23. Aludwan MB, Kobylіak NM, Komisarenko Y. Metabolic predictors and vitamin D deficiency in patients with type 2 diabetes mellitus. INTERNATIONAL JOURNAL OF ENDOCRINOLOGY. 2019; 15(6): 459–468.
  24. Abdel-Wareth L, Haq A, Turner A, et al. Total vitamin D assay comparison of the Roche Diagnostics "Vitamin D total" electrochemiluminescence protein binding assay with the Chromsystems HPLC method in a population with both D2 and D3 forms of vitamin D. Nutrients. 2013; 5(3): 971–980.
  25. Holick MF, Binkley NC, Bischoff-Ferrari HA, et al. Endocrine Society. Evaluation, treatment, and prevention of vitamin D deficiency: an Endocrine Society clinical practice guideline. J Clin Endocrinol Metab. 2011; 96(7): 1911–1930.
  26. Friedewald WT, Levy RI, Fredrickson DS. Estimation of the concentration of low-density lipoprotein cholesterol in plasma, without use of the preparative ultracentrifuge. Clin Chem. 1972; 18(6): 499–502.
  27. Matthews DR, Hosker JP, Rudenski AS, et al. Homeostasis model assessment: insulin resistance and beta-cell function from fasting plasma glucose and insulin concentrations in man. Diabetologia. 1985; 28(7): 412–419.
  28. Bedogni G, Miglioli L, Masutti F, et al. The Fatty Liver Index: a simple and accurate predictor of hepatic steatosis in the general population. BMC Gastroenterol. 2006; 6(5): 33–1391.
  29. Unger G, Benozzi SF, Perruzza F, et al. Triglycerides and glucose index: a useful indicator of insulin resistance. Endocrinol Nutr. 2014; 61(10): 533–540.
  30. Lee JH, Kim D, Kim HJ, et al. Hepatic steatosis index: a simple screening tool reflecting nonalcoholic fatty liver disease. Dig Liver Dis. 2010; 42(7): 503–508.
  31. Holick MF. Vitamin D: a D-Lightful health perspective. Nutr Rev. 2008; 66(10 Suppl 2): S182–S194.
  32. Verstuyf A, Carmeliet G, Bouillon R, et al. Vitamin D: a pleiotropic hormone. Kidney Int. 2010; 78(2): 140–145.
  33. Ingraham BA, Bragdon B, Nohe A. Molecular basis of the potential of vitamin D to prevent cancer. Curr Med Res Opin. 2008; 24(1): 139–149.
  34. Komisarenko YI, Bobryk MI. Vitamin D Deficiency and Immune Disorders in Combined Endocrine Pathology. Front Endocrinol (Lausanne). 2018; 9: 600.
  35. Mazanova A, Shymanskyi I, Lisakovska O, et al. Effects of Cholecalciferol on Key Components of Vitamin D-Endo/Para/Autocrine System in Experimental Type 1 Diabetes. Int J Endocrinol. 2018; 2018: 2494016.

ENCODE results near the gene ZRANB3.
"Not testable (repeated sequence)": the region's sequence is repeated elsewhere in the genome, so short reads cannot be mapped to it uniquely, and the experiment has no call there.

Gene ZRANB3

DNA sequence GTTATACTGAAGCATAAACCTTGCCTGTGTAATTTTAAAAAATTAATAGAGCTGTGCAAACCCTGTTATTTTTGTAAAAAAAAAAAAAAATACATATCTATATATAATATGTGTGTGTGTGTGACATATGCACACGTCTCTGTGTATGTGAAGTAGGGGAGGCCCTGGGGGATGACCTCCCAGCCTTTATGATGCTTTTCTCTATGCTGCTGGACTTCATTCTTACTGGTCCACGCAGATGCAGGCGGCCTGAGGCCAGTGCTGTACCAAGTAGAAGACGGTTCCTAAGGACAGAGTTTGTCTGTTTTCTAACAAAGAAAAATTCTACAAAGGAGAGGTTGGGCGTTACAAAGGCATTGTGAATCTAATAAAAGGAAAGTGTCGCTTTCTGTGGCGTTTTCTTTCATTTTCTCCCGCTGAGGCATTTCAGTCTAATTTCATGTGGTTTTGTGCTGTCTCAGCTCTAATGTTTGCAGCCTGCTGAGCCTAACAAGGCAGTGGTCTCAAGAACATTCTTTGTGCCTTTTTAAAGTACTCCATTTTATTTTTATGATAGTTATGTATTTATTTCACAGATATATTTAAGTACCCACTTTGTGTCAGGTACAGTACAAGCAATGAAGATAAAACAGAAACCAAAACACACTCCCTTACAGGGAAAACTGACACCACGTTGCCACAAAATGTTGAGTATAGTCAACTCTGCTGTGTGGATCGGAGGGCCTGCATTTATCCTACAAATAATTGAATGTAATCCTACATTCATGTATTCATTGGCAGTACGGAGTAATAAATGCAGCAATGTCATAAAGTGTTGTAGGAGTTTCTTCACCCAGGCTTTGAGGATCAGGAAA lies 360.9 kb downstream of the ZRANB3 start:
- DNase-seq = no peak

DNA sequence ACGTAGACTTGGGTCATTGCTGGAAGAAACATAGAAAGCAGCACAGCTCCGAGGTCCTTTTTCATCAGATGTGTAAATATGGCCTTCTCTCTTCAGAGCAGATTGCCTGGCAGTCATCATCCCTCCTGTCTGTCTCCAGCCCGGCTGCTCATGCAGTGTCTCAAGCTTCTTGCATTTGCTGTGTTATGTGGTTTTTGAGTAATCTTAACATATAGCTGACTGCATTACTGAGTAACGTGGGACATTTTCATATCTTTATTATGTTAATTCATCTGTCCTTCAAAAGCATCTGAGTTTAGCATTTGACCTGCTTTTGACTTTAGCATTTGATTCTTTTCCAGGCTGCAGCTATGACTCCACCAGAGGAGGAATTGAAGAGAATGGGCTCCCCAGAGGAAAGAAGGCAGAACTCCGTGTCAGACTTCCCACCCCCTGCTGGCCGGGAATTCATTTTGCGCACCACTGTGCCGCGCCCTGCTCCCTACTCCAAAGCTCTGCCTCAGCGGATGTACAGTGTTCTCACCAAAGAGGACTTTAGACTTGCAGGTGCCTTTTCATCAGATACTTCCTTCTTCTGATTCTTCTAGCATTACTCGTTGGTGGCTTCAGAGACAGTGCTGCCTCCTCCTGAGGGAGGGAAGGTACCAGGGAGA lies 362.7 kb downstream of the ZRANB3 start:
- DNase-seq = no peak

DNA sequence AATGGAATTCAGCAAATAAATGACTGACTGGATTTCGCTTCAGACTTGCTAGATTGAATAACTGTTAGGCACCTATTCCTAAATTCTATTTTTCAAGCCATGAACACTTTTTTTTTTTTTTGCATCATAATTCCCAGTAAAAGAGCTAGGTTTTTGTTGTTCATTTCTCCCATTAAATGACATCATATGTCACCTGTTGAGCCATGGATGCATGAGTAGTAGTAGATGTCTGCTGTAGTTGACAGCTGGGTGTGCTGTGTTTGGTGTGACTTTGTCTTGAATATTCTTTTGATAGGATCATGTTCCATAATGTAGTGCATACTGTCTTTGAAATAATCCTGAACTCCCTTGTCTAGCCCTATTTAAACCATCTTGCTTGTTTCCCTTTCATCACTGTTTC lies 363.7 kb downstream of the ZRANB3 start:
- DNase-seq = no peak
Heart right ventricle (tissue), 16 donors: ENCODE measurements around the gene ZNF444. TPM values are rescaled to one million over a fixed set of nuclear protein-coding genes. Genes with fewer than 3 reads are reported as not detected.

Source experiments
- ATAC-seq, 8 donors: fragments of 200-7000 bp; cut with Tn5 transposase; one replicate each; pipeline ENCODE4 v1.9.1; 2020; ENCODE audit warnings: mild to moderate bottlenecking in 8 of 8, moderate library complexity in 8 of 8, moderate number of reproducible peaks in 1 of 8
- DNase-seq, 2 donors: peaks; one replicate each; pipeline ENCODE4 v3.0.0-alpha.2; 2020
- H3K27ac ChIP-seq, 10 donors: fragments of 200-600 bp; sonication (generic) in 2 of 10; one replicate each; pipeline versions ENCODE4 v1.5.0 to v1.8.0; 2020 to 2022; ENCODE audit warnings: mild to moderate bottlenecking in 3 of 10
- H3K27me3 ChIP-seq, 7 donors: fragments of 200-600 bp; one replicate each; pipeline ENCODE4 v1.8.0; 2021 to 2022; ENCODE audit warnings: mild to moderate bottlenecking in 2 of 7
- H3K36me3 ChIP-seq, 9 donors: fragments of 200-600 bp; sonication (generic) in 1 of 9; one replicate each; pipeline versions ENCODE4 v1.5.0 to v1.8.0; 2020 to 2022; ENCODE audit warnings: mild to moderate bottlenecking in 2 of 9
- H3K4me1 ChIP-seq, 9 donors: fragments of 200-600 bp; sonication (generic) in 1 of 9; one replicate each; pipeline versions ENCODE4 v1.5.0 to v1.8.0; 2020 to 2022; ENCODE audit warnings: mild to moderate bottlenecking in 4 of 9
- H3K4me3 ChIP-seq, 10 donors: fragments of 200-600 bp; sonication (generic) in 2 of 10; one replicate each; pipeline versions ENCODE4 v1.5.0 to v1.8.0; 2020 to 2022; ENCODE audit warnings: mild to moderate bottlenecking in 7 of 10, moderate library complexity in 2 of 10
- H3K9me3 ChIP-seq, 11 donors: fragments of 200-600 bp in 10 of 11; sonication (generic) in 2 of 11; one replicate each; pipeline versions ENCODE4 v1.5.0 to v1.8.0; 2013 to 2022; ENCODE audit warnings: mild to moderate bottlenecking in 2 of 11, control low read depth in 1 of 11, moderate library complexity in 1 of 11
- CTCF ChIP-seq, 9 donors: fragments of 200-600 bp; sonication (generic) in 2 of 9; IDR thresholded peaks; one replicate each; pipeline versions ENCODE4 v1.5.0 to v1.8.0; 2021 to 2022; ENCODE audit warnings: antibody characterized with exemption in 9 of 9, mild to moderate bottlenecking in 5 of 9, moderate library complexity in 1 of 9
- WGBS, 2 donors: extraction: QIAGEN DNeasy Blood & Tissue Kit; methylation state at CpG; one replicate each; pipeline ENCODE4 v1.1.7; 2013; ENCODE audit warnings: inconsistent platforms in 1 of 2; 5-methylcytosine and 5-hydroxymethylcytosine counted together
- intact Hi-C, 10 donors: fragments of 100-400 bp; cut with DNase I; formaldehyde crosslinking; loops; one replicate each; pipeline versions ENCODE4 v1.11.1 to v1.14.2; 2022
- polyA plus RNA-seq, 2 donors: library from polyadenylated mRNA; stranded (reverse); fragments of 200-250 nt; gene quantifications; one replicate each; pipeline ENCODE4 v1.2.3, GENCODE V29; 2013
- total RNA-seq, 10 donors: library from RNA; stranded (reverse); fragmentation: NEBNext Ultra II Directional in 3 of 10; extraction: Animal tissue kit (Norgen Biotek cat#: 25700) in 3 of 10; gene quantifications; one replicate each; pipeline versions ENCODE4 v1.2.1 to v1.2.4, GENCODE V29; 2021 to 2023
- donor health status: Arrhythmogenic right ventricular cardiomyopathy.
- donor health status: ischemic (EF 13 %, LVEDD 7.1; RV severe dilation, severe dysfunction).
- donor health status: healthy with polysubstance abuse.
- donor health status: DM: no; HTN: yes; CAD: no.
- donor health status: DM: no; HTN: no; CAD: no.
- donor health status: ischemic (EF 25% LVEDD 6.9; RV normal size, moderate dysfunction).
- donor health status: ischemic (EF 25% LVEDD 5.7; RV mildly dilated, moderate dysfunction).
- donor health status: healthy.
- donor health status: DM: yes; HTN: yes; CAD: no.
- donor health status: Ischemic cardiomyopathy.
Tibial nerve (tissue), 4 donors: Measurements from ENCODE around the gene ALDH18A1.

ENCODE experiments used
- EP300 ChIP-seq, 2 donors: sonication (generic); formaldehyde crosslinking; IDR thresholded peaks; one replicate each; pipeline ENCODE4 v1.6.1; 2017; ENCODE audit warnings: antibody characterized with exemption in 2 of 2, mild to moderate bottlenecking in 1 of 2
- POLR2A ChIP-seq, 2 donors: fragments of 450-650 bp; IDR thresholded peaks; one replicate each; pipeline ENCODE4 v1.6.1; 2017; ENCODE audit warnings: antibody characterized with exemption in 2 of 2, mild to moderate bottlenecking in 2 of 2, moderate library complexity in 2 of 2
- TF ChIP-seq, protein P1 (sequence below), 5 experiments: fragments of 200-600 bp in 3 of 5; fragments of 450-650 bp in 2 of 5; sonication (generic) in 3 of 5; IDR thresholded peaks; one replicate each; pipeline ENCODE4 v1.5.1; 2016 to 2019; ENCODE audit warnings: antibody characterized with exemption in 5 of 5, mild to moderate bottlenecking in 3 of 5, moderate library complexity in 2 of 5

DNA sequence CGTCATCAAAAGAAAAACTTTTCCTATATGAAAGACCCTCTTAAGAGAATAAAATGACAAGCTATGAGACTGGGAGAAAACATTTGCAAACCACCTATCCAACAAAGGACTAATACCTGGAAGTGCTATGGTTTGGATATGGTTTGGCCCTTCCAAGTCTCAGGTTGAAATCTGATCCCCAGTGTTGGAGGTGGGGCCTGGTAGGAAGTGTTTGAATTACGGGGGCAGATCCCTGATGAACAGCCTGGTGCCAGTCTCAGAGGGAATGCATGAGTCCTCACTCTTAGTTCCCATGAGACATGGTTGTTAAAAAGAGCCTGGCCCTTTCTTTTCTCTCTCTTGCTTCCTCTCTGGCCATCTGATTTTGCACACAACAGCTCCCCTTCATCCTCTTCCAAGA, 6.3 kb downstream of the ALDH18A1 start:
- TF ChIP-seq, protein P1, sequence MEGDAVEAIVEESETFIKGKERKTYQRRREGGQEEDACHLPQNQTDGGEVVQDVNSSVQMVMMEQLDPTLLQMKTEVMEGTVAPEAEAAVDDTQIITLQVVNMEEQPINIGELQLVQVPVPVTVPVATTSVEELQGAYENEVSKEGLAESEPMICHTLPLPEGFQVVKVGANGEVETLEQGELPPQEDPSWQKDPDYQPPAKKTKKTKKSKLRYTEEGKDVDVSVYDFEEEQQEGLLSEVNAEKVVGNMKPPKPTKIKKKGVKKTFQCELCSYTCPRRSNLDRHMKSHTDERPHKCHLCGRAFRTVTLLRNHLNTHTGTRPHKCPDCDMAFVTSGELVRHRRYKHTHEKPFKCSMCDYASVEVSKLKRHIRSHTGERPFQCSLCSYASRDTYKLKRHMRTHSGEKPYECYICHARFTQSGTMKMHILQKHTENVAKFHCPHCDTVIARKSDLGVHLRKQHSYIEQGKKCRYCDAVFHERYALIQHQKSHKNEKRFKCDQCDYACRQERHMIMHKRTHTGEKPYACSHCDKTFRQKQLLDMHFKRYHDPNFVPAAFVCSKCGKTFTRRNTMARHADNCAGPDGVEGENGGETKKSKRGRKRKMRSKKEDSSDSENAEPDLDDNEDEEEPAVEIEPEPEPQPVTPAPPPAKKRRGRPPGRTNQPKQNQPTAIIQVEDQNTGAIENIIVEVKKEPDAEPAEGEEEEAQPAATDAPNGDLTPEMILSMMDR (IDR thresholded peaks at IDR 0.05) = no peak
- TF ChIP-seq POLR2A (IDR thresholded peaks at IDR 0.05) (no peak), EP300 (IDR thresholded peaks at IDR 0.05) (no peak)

36. Targher G, Bertolini L, Scala L, et al. Associations between serum 25-hydroxyvitamin D3 concentrations and liver histology in patients with non-alcoholic fatty liver disease. Nutr Metab Cardiovasc Dis. 2007; 17(7): 517–524.
  37. Yodoshi T, Orkin S, Arce-Clachar AC, et al. Vitamin D deficiency: prevalence and association with liver disease severity in pediatric nonalcoholic fatty liver disease. Eur J Clin Nutr. 2020; 74(3): 427–435.
  38. Blond E, Disse E, Cuerq C, et al. EASL-EASD-EASO clinical practice guidelines for the management of non-alcoholic fatty liver disease in severely obese people: do they lead to over-referral? Diabetologia. 2017; 60(7): 1218–1222.
  39. Gómez-Ambrosi J, Silva C, Galofré JC, et al. Body mass index classification misses subjects with increased cardiometabolic risk factors related to elevated adiposity. Int J Obes (Lond). 2012; 36(2): 286–294.
  40. Petta S, Di Marco V, Di Stefano R, et al. TyG index, HOMA score and viral load in patients with chronic hepatitis C due to genotype 1. J Viral Hepat. 2011; 18(7): e372–e380.
  41. Zhang S, Du T, Zhang J, et al. The triglyceride and glucose index (TyG) is an effective biomarker to identify nonalcoholic fatty liver disease. Lipids Health Dis. 2017; 16(1): 15.

Important: This website uses cookies. More >>

The cookies allow us to identify your computer and find out details about your last visit. They remembering whether you've visited the site before, so that you remain logged in - or to help us work out how many new website visitors we get each month. Most internet browsers accept cookies automatically, but you can change the settings of your browser to erase cookies or prevent automatic acceptance if you prefer.

 

Wydawcą serwisu jest  "Via Medica sp. z o.o." sp.k., ul. Świętokrzyska 73, 80–180 Gdańsk

tel.:+48 58 320 94 94, faks:+48 58 320 94 60, e-mail:  viamedica@viamedica.pl